LM: I have a feeling you are going with a forward, so I’m going to choose a goalie and a defender. For goalies, I have to go with Ann-Renee Desbiens. She’s not the best statistically (that honour goes to Germany’s Sandra Abstreiter), but her 92.86 save percentage and 1.30 goals-against average is not too shabby either. She shut out Switzerland and was the winning goalie in Canada’s shootout win over the United States. For defence: Caroline Harvey. She leads defenders in scoring and has really proven herself to be one of the best players on Team USA, excelling in all situations and areas of the ice.
AP: Forward it is! Actually, I'll mention two. MVP means best of the best, the top dawg, and for me two skaters stand out—Taylor Heise and Sarah Fillier. Of course, what do they have in common? They’re heirs apparent in their programs. Few players have had an impact at the WW the way Heise has, as pure a passer as you’ll ever see. And Fillier is the opposite, a player who generates her own offence and is lethal around the goal. Hockey is fortunate enough to have these two women leading the way for the next decade or more.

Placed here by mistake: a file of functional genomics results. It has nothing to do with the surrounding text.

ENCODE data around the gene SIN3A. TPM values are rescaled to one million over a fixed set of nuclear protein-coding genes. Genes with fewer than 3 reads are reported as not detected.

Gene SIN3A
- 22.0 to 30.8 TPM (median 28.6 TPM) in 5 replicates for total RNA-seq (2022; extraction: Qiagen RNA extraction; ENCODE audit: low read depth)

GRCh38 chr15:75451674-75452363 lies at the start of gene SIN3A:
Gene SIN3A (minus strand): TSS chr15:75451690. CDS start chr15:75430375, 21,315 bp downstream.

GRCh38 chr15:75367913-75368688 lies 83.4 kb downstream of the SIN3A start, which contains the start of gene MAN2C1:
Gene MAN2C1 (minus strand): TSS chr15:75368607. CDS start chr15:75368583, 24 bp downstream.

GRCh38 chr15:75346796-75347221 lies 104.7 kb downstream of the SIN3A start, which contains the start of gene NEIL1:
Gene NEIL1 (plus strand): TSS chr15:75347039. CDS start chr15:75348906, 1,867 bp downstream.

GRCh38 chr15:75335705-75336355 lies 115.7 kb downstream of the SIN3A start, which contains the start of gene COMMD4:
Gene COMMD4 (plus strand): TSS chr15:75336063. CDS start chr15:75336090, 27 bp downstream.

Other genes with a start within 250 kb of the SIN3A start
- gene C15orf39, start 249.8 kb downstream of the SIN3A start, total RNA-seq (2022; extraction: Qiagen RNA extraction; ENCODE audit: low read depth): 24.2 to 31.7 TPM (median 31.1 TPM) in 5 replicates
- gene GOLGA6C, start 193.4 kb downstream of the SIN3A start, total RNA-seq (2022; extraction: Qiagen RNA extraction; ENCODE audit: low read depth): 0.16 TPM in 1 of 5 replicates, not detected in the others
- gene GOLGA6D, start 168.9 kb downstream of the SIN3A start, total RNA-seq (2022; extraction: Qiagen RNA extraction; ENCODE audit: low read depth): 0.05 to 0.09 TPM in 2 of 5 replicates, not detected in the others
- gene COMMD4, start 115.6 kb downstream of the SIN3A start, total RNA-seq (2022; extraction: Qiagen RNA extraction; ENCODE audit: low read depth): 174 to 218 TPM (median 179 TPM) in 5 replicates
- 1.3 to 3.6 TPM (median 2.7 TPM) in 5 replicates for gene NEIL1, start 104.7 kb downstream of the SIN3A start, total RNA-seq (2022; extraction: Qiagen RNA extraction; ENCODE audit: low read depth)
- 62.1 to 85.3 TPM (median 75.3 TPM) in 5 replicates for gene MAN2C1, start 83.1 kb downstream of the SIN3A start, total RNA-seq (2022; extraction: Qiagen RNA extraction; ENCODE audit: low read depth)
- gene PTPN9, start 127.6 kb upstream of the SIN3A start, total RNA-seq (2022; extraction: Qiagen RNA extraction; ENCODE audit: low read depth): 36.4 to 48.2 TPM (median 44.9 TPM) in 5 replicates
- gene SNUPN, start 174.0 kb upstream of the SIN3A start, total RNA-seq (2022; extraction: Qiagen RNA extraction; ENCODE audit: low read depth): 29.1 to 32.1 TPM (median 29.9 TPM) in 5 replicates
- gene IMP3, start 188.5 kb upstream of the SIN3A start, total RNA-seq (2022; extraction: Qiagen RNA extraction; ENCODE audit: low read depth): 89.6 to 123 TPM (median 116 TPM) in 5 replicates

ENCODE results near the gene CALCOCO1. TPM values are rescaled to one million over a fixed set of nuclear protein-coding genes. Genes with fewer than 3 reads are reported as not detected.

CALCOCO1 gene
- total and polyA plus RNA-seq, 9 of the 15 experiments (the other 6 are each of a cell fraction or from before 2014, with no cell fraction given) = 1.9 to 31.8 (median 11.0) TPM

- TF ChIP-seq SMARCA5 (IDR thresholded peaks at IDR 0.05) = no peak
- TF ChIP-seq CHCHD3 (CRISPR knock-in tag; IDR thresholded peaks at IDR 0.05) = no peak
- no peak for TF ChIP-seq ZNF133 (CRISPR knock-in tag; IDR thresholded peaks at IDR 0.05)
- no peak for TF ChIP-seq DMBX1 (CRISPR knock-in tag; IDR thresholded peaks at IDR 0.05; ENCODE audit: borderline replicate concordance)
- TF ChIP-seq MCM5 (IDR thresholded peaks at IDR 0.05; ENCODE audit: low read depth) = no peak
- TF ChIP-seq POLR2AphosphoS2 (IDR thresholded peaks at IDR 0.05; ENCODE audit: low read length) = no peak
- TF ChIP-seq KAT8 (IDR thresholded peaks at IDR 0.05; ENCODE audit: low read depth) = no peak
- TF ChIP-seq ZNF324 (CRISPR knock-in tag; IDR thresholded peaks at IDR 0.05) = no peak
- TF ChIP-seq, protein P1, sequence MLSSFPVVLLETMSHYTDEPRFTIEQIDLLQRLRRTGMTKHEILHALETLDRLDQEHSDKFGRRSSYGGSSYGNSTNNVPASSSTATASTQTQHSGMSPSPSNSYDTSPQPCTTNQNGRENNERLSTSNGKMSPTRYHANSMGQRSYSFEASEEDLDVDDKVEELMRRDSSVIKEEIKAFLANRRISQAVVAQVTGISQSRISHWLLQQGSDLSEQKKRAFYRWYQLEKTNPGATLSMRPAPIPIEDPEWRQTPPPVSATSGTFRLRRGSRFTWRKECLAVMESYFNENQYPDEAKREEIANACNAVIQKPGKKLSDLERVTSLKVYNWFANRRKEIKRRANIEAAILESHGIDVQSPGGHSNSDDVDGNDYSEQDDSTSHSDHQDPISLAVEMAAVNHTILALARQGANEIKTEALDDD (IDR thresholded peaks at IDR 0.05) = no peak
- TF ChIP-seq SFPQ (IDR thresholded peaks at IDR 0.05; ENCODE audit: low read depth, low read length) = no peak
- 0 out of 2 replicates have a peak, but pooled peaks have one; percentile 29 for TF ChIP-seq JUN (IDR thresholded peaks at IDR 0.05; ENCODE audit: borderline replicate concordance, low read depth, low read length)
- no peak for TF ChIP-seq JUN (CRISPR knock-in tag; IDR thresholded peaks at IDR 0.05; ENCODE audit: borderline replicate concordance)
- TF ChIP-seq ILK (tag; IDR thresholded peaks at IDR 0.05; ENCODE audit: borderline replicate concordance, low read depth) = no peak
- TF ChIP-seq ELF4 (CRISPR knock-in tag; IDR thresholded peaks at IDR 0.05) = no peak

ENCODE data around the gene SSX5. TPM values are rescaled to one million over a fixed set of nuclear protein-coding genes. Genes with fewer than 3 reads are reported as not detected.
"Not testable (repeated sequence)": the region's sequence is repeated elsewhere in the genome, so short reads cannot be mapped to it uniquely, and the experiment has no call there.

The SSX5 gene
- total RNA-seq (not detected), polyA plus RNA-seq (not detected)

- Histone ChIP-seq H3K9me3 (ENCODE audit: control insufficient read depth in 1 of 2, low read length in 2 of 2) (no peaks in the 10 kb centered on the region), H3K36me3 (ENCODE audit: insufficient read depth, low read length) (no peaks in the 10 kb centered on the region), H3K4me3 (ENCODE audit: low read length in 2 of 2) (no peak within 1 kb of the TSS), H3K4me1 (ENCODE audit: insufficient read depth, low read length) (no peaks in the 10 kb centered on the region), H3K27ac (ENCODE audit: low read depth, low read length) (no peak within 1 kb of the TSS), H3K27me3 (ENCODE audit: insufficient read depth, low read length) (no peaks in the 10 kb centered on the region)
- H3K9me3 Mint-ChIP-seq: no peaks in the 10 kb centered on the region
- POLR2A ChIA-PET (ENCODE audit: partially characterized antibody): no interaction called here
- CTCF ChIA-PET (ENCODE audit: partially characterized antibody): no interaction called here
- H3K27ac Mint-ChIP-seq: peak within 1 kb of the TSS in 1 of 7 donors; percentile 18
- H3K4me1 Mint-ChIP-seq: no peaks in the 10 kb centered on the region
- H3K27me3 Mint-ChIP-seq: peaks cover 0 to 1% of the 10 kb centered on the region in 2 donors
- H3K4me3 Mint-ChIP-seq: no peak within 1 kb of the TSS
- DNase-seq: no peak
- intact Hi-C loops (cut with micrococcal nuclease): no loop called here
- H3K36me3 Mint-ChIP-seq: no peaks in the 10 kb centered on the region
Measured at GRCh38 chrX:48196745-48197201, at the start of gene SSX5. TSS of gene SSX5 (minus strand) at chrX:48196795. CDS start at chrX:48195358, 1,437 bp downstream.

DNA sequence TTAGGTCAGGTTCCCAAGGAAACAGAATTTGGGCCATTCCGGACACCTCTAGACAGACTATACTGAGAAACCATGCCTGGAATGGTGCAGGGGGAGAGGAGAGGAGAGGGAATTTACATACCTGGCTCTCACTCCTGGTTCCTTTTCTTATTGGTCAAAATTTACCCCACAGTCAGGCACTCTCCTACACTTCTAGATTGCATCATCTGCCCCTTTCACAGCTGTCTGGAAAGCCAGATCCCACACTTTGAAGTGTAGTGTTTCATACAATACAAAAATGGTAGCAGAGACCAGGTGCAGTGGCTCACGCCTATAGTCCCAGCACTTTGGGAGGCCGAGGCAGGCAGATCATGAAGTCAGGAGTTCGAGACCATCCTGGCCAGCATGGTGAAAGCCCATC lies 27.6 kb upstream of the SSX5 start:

Do you foresee any upsets in the quarter-finals?
AP: Canada and the U.S. will win, no doubt about those games, I think. But Finland-Czechia could be more than a little interesting. The surging and confident Czechs definitely have what it takes, and if Finland is going to win, they'll have to up their game. I can see Czechis winning, and I wouldn't even call it an upset at this point. And Switzerland-Japan is a toss. Previously, a Japan win would be considered an upset, but they led La Suisse 2-0 and 3-2 in the preliminary round. These two matches should be close and entertaining.
LM: I agree. I do love an upset, but don’t foresee Germany beating the U.S. or Sweden beating Canada. Next closest thing to an upset would be Japan making it to the semi-finals, a feat they have never accomplished before.
Which of the relegated teams will make it back to the top first?
LM: Hungary. They have the right mix of experienced and younger players, and their top players—such as Alexandra Huszak, Fanni Gasparics and Reka Dabasi—had some stand-out moments in the preliminary round. They were a stronger team than France here in Brampton and have slightly more experience at the top division that will play into their favour.
AP: Oooo, that’s tough, but I’ll say Hungary. Aniko Nemeth is a quality goalie and the Hungarians have a little more firepower, I think. For the elevator teams (up and down) the biggest problem is always scoring. France managed only five goals in four games while Hungary had seven. Not a huge difference, but there is definitely a bit more offensive ability with Hungary. They also beat France, 4-2, in the preliminary round.